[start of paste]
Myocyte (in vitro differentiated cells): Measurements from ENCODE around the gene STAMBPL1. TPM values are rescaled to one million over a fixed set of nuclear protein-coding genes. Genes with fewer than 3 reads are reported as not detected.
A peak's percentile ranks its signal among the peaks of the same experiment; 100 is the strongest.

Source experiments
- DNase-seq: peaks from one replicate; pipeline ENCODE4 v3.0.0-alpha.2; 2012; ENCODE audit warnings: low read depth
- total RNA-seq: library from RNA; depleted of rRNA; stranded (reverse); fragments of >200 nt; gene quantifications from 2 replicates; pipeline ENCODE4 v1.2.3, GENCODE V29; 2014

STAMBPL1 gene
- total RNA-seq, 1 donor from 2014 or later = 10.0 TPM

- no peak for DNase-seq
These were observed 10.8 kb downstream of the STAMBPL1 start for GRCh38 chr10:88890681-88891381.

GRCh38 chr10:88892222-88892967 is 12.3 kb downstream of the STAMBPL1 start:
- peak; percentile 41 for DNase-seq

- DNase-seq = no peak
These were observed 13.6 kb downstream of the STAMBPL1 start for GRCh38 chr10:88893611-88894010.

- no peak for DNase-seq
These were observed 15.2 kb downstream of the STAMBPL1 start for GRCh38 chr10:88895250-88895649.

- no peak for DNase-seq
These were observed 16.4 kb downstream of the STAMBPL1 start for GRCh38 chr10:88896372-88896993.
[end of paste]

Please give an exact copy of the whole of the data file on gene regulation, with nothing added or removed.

Myocyte (in vitro differentiated cells): Measurements from ENCODE around the gene STAMBPL1. TPM values are rescaled to one million over a fixed set of nuclear protein-coding genes. Genes with fewer than 3 reads are reported as not detected.
A peak's percentile ranks its signal among the peaks of the same experiment; 100 is the strongest.

Source experiments
- DNase-seq: peaks from one replicate; pipeline ENCODE4 v3.0.0-alpha.2; 2012; ENCODE audit warnings: low read depth
- total RNA-seq: library from RNA; depleted of rRNA; stranded (reverse); fragments of >200 nt; gene quantifications from 2 replicates; pipeline ENCODE4 v1.2.3, GENCODE V29; 2014

STAMBPL1 gene
- total RNA-seq, 1 donor from 2014 or later = 10.0 TPM

- no peak for DNase-seq
These were observed 10.8 kb downstream of the STAMBPL1 start for GRCh38 chr10:88890681-88891381.

GRCh38 chr10:88892222-88892967 is 12.3 kb downstream of the STAMBPL1 start:
- peak; percentile 41 for DNase-seq

- DNase-seq = no peak
These were observed 13.6 kb downstream of the STAMBPL1 start for GRCh38 chr10:88893611-88894010.

- no peak for DNase-seq
These were observed 15.2 kb downstream of the STAMBPL1 start for GRCh38 chr10:88895250-88895649.

- no peak for DNase-seq
These were observed 16.4 kb downstream of the STAMBPL1 start for GRCh38 chr10:88896372-88896993.